Safety Science for the Rest of Your Life (3) Survey of applications and technologies associated with safety in our every day life with associated review of scientific principles and economic, social and political impacts.
EGEE 110 Safety Science for the Rest of Your Life (3)
Safety is an applied field with many aspects. It has engineering, science, psychology and management components. For an understanding of how humans interact with their working and living environment, one has to understand the basic sciences of physics, biology, chemistry, mathematics and psychology as well as some of the traditional engineering disciplines. This general education course is intended to provide students with a basic understanding of how these science and engineering principles are applied in a safety context to every day life, products, hobbies, finances and human interaction. The material that will be discussed, presented, assigned, tested, etc. is the fundamental science and engineering principals behind each applied safety-related activity discussed.
The history discussion will include bacteria exposure and ergonomic aspects (such as cumulative trauma, impact on the body of hot environments, long shifts, etc.) of meat packers, railroaders and miners. It will include discussion of air pollution associated with industry's early development and toxicological effects of exposure to methyl iso-cyanate associated with Union Carbide's 1984 incident in Bhopal, India. Ventilation, water influx and collapse hazards associated with the mining industry (e.g. Quecreek) are discussed. The science of finding the right drill shaft location for air and rescue at Quecreek will be discussed. Economic coverage will include the societal costs of inadequate safety measures. The hazards and control sections will cover structural and impact resistant aspects of sports equipment and the biomechanics of sports injuries. The inner workings of smoke detectors, how fires progress through a home, fire extinguishers, quenching, smothering, combustion reaction interruption mechanisms of fire suppression will also be covered. In fleet safety, applied physics concepts such as friction, acceleration, momentum and force will be presented. Electrical concepts such as static generation, grounding, current flow, etc. will be covered in a safety context (filling a gas can). Toxicology of chemical exposure, biomechanics and ergonomics of materials handling, moving, lifting, climbing, etc. will be dealt with through examples, discussions and presentations. Bacteria sanitization, disinfection, freezing, cooking, etc. and other food science concepts will be presented in a safety context. Emergency response issues from catastrophic incidents (natural or purposeful attack) will be addressed and practiced.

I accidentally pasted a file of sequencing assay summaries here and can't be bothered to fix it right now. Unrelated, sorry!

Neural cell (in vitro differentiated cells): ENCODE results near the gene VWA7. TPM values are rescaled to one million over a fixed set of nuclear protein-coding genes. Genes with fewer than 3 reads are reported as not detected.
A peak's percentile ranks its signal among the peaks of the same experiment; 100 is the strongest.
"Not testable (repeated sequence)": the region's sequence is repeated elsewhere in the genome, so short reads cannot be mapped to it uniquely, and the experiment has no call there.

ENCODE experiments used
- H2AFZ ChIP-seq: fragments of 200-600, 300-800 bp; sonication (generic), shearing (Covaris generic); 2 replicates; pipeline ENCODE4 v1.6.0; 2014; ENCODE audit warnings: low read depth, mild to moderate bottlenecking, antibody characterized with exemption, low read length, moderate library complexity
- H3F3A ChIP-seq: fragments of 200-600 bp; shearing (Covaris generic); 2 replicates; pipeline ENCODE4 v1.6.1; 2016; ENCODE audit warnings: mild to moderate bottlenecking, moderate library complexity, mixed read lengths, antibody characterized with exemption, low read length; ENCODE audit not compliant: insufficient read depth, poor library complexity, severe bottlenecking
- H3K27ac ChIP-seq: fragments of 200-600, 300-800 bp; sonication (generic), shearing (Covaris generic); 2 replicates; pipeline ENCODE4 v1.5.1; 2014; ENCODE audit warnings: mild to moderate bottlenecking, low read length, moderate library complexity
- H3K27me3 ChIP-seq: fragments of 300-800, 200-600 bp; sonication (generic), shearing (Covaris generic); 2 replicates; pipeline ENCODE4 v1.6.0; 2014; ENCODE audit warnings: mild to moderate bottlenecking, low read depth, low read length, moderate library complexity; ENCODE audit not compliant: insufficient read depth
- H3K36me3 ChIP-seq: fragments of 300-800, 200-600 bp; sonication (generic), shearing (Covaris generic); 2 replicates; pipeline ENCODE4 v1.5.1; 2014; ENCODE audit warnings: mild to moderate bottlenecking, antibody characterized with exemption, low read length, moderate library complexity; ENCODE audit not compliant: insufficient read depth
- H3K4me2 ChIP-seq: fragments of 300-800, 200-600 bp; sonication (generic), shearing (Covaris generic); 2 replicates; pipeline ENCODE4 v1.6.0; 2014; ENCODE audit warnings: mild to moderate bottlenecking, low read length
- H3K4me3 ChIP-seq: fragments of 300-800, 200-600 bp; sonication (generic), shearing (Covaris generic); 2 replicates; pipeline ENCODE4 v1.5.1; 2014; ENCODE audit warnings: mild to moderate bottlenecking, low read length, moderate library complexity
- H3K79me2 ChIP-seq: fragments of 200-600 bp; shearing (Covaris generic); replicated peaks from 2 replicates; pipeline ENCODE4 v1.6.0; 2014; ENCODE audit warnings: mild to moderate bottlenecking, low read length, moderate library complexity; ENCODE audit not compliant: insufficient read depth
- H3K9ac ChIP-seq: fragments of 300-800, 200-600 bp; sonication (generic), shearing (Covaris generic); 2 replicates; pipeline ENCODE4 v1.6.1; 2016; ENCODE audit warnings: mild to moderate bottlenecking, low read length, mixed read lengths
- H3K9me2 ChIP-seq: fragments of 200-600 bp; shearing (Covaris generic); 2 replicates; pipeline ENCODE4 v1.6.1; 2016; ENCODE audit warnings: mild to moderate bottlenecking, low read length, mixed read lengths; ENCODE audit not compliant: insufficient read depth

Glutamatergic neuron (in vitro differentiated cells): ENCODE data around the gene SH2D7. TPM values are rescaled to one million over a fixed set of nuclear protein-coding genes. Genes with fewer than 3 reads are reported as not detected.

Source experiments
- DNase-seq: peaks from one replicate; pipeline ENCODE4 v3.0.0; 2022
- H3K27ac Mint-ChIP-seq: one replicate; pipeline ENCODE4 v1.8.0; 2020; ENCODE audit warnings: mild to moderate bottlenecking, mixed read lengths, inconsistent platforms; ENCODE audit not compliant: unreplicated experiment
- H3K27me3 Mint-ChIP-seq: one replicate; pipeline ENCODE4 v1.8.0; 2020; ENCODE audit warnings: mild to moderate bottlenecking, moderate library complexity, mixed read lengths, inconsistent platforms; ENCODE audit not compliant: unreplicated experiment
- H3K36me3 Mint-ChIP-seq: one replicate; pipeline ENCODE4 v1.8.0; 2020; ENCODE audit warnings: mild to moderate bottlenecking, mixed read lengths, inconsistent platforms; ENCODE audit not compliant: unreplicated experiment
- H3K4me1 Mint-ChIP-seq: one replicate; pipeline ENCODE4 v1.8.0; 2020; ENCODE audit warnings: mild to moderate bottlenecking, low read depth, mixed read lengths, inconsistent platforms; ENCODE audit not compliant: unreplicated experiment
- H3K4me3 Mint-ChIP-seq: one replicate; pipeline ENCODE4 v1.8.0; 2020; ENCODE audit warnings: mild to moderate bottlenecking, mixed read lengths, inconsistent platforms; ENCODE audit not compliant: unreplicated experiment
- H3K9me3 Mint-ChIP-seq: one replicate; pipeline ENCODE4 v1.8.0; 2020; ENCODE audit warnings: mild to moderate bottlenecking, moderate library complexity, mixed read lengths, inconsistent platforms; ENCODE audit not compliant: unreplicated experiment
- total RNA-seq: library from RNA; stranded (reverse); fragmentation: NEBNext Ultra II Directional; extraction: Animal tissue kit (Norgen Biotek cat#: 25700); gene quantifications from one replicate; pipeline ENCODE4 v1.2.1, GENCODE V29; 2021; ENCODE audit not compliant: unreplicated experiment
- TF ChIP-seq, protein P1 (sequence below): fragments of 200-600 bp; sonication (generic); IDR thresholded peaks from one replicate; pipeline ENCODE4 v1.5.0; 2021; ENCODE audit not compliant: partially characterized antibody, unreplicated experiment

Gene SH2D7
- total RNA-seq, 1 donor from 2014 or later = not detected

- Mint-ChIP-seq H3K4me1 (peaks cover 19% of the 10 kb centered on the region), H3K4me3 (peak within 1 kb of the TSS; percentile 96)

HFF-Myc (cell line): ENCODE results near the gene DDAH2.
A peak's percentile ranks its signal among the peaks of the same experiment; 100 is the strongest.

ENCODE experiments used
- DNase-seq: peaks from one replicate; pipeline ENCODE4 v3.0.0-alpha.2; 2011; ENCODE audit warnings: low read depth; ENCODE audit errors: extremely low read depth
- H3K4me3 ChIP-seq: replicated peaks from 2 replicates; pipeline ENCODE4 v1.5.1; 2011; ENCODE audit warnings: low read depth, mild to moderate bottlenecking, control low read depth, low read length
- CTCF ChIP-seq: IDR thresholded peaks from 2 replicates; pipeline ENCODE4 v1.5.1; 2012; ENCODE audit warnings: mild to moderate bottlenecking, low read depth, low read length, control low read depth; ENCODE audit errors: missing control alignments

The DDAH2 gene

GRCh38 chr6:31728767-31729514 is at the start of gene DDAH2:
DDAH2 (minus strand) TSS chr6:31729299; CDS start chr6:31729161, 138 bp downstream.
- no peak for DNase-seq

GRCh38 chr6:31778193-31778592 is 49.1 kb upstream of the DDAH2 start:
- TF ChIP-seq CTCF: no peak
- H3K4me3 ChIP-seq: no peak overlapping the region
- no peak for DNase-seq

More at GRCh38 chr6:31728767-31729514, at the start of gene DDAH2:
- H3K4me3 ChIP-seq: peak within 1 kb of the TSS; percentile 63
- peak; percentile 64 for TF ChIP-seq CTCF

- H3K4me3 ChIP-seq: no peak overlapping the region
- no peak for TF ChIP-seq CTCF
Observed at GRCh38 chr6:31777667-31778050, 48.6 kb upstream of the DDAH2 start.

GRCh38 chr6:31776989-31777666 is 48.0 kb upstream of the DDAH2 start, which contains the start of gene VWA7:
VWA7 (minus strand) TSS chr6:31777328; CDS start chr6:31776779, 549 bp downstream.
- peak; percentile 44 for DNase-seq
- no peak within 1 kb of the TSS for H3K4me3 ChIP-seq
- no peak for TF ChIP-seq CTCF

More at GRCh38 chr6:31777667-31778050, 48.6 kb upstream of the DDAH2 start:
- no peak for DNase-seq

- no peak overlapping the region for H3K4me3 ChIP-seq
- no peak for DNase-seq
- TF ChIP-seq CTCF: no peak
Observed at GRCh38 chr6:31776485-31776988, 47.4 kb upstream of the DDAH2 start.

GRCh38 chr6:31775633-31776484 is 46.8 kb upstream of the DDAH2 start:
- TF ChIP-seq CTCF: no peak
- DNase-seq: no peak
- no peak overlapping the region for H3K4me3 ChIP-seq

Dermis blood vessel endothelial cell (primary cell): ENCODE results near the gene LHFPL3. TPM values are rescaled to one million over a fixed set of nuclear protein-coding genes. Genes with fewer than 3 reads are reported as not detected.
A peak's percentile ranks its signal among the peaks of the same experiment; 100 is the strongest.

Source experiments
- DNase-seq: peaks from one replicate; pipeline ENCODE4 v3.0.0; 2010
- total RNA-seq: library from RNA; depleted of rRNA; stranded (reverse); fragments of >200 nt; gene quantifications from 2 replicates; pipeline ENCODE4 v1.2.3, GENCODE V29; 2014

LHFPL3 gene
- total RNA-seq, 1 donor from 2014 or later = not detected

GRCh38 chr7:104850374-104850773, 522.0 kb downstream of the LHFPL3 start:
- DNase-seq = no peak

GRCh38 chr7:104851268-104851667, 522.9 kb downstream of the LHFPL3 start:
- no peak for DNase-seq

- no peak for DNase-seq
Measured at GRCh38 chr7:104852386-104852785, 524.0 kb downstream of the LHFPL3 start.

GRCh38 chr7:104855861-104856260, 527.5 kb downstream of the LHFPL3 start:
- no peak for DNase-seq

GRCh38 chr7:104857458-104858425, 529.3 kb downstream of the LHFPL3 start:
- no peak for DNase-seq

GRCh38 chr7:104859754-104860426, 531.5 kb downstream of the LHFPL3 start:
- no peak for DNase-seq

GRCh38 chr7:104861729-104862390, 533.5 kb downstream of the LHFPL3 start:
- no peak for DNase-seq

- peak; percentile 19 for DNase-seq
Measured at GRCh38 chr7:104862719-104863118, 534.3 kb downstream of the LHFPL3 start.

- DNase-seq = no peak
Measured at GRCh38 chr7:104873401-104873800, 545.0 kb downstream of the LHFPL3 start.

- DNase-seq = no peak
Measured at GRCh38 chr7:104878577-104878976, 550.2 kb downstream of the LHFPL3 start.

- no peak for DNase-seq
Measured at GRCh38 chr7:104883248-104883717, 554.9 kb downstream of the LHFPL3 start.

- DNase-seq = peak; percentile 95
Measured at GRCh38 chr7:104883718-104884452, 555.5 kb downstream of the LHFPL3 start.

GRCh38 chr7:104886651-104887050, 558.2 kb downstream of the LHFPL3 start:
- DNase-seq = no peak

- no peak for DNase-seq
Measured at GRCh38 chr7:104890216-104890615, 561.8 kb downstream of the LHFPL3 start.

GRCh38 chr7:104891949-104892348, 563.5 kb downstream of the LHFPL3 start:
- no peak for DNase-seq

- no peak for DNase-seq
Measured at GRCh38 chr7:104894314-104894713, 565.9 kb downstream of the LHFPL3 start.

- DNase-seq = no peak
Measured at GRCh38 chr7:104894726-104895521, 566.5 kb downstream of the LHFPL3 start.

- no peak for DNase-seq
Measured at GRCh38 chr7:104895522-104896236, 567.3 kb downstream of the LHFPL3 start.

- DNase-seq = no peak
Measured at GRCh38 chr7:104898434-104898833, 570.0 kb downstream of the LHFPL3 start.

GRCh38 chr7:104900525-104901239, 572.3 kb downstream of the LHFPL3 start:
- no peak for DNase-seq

This course will be offered in the spring and fall semesters. Performance assessment will be through on-line quizzes, a short individual and a longer group analytical and reflective paper and a group presentation of the results of an outside deductive analysis activity.
Note : Class size, frequency of offering, and evaluation methods will vary by location and instructor. For these details check the specific course syllabus.